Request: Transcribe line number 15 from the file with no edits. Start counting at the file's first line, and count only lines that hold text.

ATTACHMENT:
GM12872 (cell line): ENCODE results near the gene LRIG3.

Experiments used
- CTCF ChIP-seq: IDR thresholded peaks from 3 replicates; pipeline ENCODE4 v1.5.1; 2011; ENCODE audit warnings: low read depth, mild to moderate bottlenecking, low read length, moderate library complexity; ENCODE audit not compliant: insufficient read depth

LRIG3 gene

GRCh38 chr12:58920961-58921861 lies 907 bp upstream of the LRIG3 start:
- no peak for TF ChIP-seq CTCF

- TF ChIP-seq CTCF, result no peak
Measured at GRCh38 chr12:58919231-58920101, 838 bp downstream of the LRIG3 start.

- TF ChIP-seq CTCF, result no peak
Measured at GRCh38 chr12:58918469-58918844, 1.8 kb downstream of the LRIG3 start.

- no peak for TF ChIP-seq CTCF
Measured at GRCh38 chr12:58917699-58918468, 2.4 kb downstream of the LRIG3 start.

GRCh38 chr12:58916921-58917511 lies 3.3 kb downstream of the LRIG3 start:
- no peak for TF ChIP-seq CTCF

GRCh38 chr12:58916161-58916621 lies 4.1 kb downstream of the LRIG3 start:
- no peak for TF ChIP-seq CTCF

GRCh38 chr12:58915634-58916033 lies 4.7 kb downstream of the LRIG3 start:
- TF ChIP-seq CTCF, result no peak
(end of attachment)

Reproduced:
GRCh38 chr12:58916161-58916621 lies 4.1 kb downstream of the LRIG3 start: